Washington is Jake Shuttlesworth, banged up for the murder of his wife and offered seven days of freedom and a possible pardon is he can persuade his estranged son Jesus (Allan), the number one High School hoop shooter in the country, to sign up with the right college.
When it comes to Spike Lee there are certain things that tend to be overlooked. Firstly, because he has spent the majority of his career chronicling the black experience in America, it's often easy to forget that his films have always been about America as a whole, not just one race. Secondly, because his subject matter is so driven by socio-political issues, he is often perceived as a realist. The truth is, Spike Lee is one of the most visually and stylistically audacious filmmakers working today. All this comes together in his latest movie.
Basketball is where it's at, the universality of the game brilliantly conveyed in the film's opening moments. Music-wise Spike pulls off his real coup - the score is a collection of American classicist Aaron Copland's compositions, the songs are by Public Enemy. It's a brilliant juxtaposition that informs every second of this, Lee's strongest movie in years.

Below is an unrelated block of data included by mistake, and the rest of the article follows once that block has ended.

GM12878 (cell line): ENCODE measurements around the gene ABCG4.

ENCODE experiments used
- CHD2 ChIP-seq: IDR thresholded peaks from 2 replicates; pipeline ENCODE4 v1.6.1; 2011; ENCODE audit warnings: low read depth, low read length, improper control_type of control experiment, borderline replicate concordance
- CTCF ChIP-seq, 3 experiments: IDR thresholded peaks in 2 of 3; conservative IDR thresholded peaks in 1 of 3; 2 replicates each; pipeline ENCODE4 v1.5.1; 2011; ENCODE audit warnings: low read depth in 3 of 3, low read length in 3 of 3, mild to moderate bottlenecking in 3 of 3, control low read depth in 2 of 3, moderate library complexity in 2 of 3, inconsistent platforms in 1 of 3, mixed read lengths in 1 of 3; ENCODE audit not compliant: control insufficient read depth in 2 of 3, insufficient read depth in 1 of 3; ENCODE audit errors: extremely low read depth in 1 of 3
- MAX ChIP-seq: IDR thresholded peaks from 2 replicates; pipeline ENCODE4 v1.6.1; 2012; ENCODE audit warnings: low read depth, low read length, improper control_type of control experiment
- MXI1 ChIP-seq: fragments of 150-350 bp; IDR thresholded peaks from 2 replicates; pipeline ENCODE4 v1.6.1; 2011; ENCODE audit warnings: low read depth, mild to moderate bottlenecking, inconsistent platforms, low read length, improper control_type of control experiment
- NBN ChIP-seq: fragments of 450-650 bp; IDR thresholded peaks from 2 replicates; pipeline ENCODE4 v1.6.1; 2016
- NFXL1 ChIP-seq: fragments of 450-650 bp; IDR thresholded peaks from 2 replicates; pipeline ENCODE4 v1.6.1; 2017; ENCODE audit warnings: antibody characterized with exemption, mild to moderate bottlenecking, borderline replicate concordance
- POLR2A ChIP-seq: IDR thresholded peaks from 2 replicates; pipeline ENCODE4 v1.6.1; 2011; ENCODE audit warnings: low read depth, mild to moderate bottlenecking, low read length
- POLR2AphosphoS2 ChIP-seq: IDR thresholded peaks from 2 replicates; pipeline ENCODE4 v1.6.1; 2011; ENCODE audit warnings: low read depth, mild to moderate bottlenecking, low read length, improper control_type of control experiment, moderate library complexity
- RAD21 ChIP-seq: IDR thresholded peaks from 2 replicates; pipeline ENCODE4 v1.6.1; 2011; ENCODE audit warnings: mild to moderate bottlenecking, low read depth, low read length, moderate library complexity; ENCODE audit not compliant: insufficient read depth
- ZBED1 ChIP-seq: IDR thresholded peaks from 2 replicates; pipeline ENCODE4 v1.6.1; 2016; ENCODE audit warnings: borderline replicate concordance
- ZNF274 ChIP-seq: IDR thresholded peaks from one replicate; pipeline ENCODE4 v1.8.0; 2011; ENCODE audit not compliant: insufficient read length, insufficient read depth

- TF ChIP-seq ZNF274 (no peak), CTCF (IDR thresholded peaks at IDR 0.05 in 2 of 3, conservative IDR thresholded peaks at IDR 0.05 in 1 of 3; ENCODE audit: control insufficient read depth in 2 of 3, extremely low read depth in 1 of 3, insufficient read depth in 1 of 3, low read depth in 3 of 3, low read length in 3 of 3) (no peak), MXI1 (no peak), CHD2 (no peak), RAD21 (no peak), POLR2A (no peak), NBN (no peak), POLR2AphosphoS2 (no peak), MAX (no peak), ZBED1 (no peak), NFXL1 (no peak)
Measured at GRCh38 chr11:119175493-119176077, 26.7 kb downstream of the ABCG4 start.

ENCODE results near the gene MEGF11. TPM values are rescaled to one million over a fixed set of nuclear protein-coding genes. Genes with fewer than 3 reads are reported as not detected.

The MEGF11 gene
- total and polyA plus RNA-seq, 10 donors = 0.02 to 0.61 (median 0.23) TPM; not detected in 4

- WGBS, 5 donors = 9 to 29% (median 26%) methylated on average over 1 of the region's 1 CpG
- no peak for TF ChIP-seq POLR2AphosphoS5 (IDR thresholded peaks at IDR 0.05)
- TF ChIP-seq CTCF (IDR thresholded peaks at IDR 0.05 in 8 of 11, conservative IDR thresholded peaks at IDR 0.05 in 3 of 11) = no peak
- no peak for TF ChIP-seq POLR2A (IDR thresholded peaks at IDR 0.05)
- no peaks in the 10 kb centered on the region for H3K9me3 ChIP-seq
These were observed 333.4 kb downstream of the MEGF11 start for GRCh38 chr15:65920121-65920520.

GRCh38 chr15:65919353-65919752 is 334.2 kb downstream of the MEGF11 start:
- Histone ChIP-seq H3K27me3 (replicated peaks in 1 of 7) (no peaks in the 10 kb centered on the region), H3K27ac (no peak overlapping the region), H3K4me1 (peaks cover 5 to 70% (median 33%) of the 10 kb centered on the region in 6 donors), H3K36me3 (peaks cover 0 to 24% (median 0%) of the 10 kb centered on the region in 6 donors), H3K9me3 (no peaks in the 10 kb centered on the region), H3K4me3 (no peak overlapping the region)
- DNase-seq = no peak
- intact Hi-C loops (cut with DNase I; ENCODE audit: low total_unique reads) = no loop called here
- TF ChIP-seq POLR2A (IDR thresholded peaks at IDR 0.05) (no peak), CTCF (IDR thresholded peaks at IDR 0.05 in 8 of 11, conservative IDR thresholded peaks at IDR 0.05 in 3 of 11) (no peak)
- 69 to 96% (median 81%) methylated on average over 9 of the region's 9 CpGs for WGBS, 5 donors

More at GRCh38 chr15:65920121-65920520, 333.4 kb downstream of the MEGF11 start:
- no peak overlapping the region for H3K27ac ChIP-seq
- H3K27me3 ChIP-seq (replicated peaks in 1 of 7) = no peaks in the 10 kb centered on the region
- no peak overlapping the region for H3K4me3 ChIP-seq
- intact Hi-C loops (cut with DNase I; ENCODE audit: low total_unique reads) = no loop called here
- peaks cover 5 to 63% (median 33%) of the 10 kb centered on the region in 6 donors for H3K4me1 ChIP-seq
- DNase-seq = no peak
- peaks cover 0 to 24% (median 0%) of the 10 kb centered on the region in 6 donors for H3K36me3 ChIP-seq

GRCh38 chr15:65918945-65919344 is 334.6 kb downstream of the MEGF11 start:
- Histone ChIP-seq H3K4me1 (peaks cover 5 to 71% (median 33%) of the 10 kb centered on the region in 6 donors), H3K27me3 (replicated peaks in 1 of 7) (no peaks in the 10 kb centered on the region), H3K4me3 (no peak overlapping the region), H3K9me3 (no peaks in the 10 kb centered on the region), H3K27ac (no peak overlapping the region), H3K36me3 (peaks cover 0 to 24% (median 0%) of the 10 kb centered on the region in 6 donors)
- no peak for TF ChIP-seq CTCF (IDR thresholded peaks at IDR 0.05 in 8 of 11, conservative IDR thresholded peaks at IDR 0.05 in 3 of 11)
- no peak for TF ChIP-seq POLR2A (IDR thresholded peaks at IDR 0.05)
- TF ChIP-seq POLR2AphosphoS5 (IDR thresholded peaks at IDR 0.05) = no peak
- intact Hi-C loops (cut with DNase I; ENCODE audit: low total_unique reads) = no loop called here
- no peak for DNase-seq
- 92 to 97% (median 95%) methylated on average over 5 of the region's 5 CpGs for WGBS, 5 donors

Of course, it's the game that Lee loves and of course, he touches on the corruption that permeates it on every level, but what really concerns the filmmaker here is the relationships between fathers and sons, what divides them and what, ultimately unites them, and he's brought it all together with tremendous style.
After a couple of seriously worrying missteps, Lee is back at the top of his game, positioning himself as one of the best American filmmakers of his day. And for anyone who still thinks he's a social realist, check out the breathtaking ending.